Journal entries are the first step in the accounting cycle and are used to record all business transactions and events in the accounting system. As business events occur throughout the accounting period, journal entries are recorded in the general journal to show how the event changed in the accounting equation. For example, when the company spends cash to purchase a new vehicle, the cash account is decreased or credited and the vehicle account is increased or debited.
How to Make a Journal Entry
Here are the steps to making an accounting journal entry.
1. Identify Transactions
There are generally three steps to making a journal entry. First, the business transaction has to be identified. Obviously, if you don’t know a transaction occurred, you can’t record one. Using our vehicle example above, you must identify what transaction took place. In this case, the company purchased a vehicle. This means a new asset must be added to the accounting equation.
2. Analyze Transactions
After an event is identified to have an economic impact on the accounting equation, the business event must be analyzed to see how the transaction changed the accounting equation. When the company purchased the vehicle, it spent cash and received a vehicle. Both of these accounts are asset accounts, so the overall accounting equation didn’t change. Total assets increased and decreased by the same amount, but an economic transaction still took place because the cash was essentially transferred into a vehicle.
3. Journalizing Transactions
After the business event is identified and analyzed, it can be recorded. Journal entries use debits and credits to record the changes of the accounting equation in the general journal. Traditional journal entry format dictates that debited accounts are listed before credited accounts. Each journal entry is also accompanied by the transaction date, title, and description of the event. Here is an example of how the vehicle purchase would be recorded.
Since there are so many different types of business transactions, accountants usually categorize them and record them in separate journal to help keep track of business events. For instance, cash was used to purchase this vehicle, so this transaction would most likely be recorded in the cash disbursements journal. There are numerous other journals like the sales journal, purchases journal, and accounts receivable journal.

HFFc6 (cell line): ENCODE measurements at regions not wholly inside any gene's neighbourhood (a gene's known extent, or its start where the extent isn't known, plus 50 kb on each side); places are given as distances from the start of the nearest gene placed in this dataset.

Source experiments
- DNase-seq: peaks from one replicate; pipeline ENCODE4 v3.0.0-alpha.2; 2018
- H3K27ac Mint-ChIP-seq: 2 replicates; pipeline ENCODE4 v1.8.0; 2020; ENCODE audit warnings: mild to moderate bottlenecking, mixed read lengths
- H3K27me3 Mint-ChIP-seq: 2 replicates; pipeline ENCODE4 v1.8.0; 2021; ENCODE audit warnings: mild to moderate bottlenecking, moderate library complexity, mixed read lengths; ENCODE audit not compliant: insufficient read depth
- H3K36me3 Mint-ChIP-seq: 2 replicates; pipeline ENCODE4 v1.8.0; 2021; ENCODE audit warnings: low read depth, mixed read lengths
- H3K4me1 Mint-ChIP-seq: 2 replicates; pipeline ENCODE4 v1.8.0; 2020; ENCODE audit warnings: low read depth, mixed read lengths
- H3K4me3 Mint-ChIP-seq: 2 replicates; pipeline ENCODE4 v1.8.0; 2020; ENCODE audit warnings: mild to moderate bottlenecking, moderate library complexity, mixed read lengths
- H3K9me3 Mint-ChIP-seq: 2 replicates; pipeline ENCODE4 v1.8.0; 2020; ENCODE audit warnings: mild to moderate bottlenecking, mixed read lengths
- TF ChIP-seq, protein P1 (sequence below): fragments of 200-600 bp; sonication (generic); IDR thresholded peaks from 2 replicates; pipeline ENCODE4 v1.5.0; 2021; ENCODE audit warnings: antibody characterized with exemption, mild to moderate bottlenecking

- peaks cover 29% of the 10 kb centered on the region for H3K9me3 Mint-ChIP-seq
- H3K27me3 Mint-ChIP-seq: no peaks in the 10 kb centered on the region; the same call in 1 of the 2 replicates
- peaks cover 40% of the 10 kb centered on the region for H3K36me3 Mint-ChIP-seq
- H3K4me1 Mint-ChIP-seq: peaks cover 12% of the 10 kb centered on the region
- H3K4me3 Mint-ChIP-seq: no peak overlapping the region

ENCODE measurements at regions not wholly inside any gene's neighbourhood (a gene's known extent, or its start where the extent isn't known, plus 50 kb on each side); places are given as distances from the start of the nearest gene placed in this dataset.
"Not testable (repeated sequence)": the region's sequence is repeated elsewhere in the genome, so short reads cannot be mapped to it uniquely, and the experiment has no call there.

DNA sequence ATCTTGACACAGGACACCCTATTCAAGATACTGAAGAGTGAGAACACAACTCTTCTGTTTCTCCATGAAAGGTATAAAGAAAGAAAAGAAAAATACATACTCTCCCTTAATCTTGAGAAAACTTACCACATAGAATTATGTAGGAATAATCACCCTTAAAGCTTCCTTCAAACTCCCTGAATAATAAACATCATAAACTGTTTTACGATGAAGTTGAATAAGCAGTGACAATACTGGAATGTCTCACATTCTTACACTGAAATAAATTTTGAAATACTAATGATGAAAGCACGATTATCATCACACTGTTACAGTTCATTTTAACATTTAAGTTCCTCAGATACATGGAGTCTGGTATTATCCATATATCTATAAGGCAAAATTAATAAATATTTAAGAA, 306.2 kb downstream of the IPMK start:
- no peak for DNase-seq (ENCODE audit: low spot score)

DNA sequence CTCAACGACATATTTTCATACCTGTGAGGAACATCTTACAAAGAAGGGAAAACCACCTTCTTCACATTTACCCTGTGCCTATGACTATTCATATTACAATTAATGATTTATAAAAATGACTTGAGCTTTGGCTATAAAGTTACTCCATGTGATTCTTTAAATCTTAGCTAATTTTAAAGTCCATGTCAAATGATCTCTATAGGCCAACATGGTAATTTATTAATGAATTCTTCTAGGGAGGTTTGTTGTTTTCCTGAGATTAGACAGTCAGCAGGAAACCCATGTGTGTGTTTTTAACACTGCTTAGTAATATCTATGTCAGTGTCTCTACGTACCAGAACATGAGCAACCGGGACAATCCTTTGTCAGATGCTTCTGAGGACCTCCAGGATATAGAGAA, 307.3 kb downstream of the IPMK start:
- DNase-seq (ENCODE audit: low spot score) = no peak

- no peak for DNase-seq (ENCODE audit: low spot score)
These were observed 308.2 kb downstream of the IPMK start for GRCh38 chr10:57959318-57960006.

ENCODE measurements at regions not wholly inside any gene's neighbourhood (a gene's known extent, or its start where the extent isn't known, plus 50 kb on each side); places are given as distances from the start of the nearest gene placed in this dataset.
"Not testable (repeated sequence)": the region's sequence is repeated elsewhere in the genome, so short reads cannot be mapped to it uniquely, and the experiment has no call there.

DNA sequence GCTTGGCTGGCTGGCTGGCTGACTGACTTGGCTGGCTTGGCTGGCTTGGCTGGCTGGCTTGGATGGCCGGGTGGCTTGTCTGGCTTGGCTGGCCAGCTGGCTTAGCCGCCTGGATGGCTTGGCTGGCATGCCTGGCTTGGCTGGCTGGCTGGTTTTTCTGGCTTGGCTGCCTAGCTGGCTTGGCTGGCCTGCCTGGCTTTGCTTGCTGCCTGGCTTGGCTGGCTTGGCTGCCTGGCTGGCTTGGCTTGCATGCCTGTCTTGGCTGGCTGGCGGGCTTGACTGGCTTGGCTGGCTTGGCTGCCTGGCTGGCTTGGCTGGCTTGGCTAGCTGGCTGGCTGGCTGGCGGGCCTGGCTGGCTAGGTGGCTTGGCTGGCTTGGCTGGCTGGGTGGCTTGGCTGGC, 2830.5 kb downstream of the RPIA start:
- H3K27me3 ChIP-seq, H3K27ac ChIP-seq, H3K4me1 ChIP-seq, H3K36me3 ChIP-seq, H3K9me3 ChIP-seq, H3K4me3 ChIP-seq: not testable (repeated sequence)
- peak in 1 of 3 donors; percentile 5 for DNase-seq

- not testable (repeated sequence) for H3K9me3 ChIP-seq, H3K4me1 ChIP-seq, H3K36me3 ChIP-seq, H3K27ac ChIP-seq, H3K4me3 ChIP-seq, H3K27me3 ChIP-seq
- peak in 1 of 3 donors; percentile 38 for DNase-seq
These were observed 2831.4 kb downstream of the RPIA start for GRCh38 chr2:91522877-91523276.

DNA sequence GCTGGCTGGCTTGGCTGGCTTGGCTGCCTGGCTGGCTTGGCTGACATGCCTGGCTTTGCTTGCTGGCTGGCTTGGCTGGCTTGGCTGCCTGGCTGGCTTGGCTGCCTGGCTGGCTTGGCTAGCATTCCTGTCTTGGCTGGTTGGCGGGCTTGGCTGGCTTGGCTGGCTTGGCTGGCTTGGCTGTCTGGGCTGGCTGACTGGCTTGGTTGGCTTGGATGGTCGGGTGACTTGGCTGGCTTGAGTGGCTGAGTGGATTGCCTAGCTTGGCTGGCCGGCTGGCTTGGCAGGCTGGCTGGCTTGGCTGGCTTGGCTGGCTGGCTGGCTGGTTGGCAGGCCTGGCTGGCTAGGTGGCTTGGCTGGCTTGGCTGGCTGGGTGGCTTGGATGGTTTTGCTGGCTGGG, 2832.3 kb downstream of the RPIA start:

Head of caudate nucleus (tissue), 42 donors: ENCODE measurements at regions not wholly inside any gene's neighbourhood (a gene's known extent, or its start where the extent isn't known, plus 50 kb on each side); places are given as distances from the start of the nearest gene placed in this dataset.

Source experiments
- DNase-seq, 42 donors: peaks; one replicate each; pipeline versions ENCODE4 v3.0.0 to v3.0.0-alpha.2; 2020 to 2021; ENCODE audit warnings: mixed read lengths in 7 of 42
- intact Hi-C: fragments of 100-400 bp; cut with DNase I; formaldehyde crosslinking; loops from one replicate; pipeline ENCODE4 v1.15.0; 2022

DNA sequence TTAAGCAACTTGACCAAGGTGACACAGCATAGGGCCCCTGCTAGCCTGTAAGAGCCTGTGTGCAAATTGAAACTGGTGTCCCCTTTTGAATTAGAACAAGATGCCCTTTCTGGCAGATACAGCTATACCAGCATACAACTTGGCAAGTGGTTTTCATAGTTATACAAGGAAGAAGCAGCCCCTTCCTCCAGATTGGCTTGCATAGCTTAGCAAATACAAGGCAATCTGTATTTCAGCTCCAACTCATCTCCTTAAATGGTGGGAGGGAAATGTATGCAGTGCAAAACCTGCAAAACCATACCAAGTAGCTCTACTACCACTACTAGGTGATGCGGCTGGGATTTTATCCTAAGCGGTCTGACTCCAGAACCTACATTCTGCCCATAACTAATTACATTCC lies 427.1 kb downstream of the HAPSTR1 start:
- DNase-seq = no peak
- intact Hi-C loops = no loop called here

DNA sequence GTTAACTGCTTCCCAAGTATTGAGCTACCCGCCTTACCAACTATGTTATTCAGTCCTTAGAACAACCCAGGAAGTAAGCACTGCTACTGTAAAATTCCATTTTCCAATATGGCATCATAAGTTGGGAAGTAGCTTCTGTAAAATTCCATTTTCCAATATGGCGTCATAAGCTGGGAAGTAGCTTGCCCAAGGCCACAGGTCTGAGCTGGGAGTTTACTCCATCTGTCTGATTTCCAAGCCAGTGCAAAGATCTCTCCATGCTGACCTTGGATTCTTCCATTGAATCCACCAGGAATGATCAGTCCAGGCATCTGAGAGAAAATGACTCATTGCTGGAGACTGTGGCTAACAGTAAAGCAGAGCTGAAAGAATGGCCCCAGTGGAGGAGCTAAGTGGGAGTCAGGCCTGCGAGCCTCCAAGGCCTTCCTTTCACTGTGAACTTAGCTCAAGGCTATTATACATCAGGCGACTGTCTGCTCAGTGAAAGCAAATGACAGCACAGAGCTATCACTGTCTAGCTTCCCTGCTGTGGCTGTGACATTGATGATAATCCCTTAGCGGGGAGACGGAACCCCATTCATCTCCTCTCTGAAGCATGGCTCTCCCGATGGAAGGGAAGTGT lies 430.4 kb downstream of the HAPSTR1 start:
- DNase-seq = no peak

We are following Paul around for the first year as he starts his guitar store called Paul’s Guitar Shop, Inc. Here are the events that take place.
Entry #1 — Paul forms the corporation by purchasing 10,000 shares of $1 par stock.
Entry #2 — Paul finds a nice retail storefront in the local mall and signs a lease for $500 a month.
Entry #3 — PGS takes out a bank loan to renovate the new store location for $100,000 and agrees to pay $1,000 a month. He spends all of the money on improving and updating the store’s fixtures and looks.
Entry #4 — PGS purchases $50,000 worth of inventory to sell to customers on account with its vendors. He agrees to pay $1,000 a month.
Entry #5 — PGS’s first rent payment is due.
Entry #6 — PGS has a grand opening and makes it first sale. It sells a guitar for $500 that cost $100.
Entry #7 — PGS sells another guitar to a customer on account for $300. The cost of this guitar was $100.
Entry #8 — PGS pays electric bill for $200.
Entry #9 — PGS purchases supplies to use around the store.
Entry #10 — Paul is getting so busy that he decides to hire an employee for $500 a week. Pay makes his first payroll payment.
Entry #11 — PGS’s first vendor inventory payment is due of $1,000.
Entry #12 — Paul starts giving guitar lessons and receives $2,000 in lesson income.
Entry #13 — PGS’s first bank loan payment is due.
Entry #14 — PGS has more cash sales of $25,000 with cost of goods of $10,000.
Entry #15 — In lieu of paying himself, Paul decides to declare a $1,000 dividend for the year.
Now that these transactions are recorded in their journals, they must be posted to the T-accounts or ledger accounts in the next step of the accounting cycle.
Here is an additional list of the most common business transactions and the journal entry examples to go with them.
Common Journal Entry Questions
What is a manual Journal Entry?
Manual journal entries were used before modern, computerized accounting systems were invented. The entries above would be manually written in a journal throughout the year as business transactions occurred. These entries would then be totaled at the end of the period and transferred to the ledger. Today, accounting systems do this automatically with computer systems.
What is a general journal entry in accounting?
An accounting journal entry is the written record of a business transaction in a double entry accounting system. Every entry contains an equal debit and credit along with the names of the accounts, description of the transaction, and date of the business event.
What is the purpose of a journal and ledger?
The purpose of an accounting journal is record business transactions and keep a record of all the company’s financial events that take place during the year. An accounting ledger, on the other hand, is a listing of all accounts in the accounting system along with their balances.
What is the purpose of a journal entry?
A journal entry records financial transactions that a business engages in throughout the accounting period. These entries are initially used to create ledgers and trial balances. Eventually, they are used to create a full set of financial statements of the company.